It's great to hear from you again, although it doesn't sound as if you've been having a very easy time of it! I'm sorry you've been having problems with your heart; it must have been very scary and I hope that having the angiogram on the 20th will give you some answers and will be able to reassure you.

As regards Rituximab I've no experience of it but one of our members (Sooty30's) husband is taking it at the moment.

You're certainly right about the weather in the UK at the moment!! Cold, rain, rain and more rain!! When we recently had a brief respite with some half decent sunshine, I heard that we needed rain until the December holiday to fill all our reservoirs!! I think we should be careful what we wish for!!! ;)

Fantastic to see you posting again, Jeannie....welcome back!!! :emoticons-yes:

Best wishes,

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#4 Amanda Thorpe

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Posted 12 June 2012 - 04:13 PM

Hello Jean

An angiogram is similar to a catheter test so those of us who have had a left/right heart catheter test have had a similar experience and I'm one of them. Basically an incision is made in the femoral artery near the groin and the guide wires are passed up it into the heart, a contrast dye can be injected and the heart looked at. You have to shave your pubic area so do as I did and maybe get it waxed prior to the procedure. Apart from a local anesthetic injection into the groin area you don't feel much other than the wires being pushed around but it's not painful.

Afterwards you can't sit up for a number of hours as you could bleed out, then you can sit for a few hours then eventually stand. You have to fast prior to the procedure but they supply food for afterwards. I will be having another catheter test next year or so.

Go for the rituximab, my dear friend had it and it helped her and she had to fight to get it paid for.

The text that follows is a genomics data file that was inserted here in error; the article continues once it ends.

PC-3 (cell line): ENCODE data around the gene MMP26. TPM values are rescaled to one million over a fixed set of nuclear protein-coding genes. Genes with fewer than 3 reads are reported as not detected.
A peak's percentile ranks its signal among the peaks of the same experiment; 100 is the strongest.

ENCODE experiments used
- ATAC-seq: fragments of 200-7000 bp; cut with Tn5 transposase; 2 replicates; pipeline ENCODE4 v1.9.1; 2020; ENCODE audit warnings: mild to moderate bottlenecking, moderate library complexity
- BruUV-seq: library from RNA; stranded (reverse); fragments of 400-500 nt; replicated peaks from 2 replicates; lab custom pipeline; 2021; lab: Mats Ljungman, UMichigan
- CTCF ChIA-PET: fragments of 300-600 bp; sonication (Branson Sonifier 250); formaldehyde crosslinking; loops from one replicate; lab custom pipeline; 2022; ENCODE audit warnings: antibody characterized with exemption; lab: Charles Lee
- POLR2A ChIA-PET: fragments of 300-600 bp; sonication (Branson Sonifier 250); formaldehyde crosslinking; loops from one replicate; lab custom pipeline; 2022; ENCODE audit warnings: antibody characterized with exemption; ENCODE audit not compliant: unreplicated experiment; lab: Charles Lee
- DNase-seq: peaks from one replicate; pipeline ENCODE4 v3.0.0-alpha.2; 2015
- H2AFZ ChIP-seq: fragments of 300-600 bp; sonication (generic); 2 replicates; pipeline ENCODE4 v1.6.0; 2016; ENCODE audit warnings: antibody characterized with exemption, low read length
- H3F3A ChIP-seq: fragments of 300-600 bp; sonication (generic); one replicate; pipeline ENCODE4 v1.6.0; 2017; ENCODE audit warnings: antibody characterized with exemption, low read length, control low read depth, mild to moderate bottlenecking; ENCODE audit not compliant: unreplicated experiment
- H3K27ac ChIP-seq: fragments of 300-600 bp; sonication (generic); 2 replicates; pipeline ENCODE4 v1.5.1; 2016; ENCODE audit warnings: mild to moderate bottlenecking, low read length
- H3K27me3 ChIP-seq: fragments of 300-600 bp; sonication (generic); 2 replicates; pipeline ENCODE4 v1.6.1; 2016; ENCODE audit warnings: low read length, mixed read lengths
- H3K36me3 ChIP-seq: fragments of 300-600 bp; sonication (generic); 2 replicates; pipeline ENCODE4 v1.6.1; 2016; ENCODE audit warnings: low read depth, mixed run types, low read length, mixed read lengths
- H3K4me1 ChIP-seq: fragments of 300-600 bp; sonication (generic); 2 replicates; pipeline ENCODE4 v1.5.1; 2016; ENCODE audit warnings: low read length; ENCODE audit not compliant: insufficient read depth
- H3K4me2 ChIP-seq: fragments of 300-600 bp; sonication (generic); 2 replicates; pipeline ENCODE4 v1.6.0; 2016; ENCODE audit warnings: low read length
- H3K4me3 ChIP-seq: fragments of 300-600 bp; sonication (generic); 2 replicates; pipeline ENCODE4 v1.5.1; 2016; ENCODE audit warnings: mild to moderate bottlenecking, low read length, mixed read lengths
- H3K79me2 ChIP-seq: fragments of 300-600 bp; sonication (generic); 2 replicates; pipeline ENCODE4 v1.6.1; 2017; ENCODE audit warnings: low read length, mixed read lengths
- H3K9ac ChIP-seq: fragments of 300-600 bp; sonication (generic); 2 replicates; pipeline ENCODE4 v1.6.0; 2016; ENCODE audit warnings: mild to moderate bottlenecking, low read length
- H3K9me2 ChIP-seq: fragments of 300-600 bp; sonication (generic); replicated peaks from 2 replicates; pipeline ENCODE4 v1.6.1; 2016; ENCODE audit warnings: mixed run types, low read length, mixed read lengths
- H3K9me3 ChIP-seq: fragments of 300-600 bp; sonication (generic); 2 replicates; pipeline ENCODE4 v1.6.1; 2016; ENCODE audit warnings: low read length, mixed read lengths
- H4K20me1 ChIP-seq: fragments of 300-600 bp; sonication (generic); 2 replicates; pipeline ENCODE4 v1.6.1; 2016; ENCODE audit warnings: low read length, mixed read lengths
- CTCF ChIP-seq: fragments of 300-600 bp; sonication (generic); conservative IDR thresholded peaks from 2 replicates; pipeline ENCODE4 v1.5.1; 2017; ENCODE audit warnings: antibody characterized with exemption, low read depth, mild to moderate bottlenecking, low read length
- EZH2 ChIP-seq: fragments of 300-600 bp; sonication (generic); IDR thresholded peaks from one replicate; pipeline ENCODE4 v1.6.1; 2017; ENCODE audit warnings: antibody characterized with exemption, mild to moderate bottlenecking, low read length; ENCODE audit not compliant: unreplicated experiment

Quality of life is shifting sand, I use a wheelchair outdoors because of pain first fatigue second. Fatigue causes me to sleep more of the day than I am awake so I have to alter my perception of what is a good day everyday, like I said it's shifting sand. Pain is the bane of my life followed by fatigue but somewhere in there I have to find a life worth living and I do just about.

Take care.
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#5 uknlv18

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Posted 13 June 2012 - 06:29 AM

Thanks for all the replies, I am still scared of the Angiogram but I am dealing with it better now. I really want to know what's up and to be sure my ticker is going to keep on ticking. I can live without a lot of things but a heart is not one of them hehe. I had a Cardiac Nurse around on Monday and she went over everything with me and what to expect. So although I am still scared I figure it isn't any worse than some of the other tests I have gone through. And hopefully all will come back negative and I can cut back on some of the heart medications as I think they are causing the dizzy spells.

Thanks for the support everyone and I agree Amanda; it is shifting sand. It has been one thing after the other with me lately and it seems when one pain or problem is resolved then another crops up. On the plus side they say my toes are healing nicely and I am only going to lose a portion of my second toe, about to the bottom of the nail, and a little on the back of the third toe. But keeping the toe nail. No more pretty nails in sandals. but with the Raynaud's sandels were rarely an option anyways :lol:

I have been having up and down moments lately; for some reason I have been able to deal with everything that has happened fairly well except the heart thing. It has thrown me for a loop. My biggest fear is that I will be unable to fly anymore due to all these new issues and not be able to get back to the States to see my family. But I have found a driving route, I have to go to Russia and drive across Syberia and take a ferry across to Nova Scotia and then down through Canada and then to America. Piece of cake!! :lol:

I will consider the Rituximab once everything settles down a bit. I am hoping for at least a month of no new crisis'. I forgot to post a picture of my toes from the last time I posted. I will see if I can upload them now.

Here's hoping for some warm weather, still cold here and wet.

Cheers
Jean

#6 uknlv18

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Posted 13 June 2012 - 11:40 AM

Just wanted to say I posted pictures of my toes, they are a bit better than this at the moment. But this is what they started like! It is in photos under the album spetakeran? :lol:



#7 Amanda Thorpe

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Posted 14 June 2012 - 02:55 PM

WOW! Jean, them's some ugly looking toes and it would almost be funny if not for the fact that they must be sooooo painful. Thank you for posting the pictures, it really does help other people with the same issues feel less alone when they see someone else with the same problem. It also helps people to see something quite gruesome and know that it can still be lived with. Make sense? What I am trying to say is that it can actually encourage people.

Take care.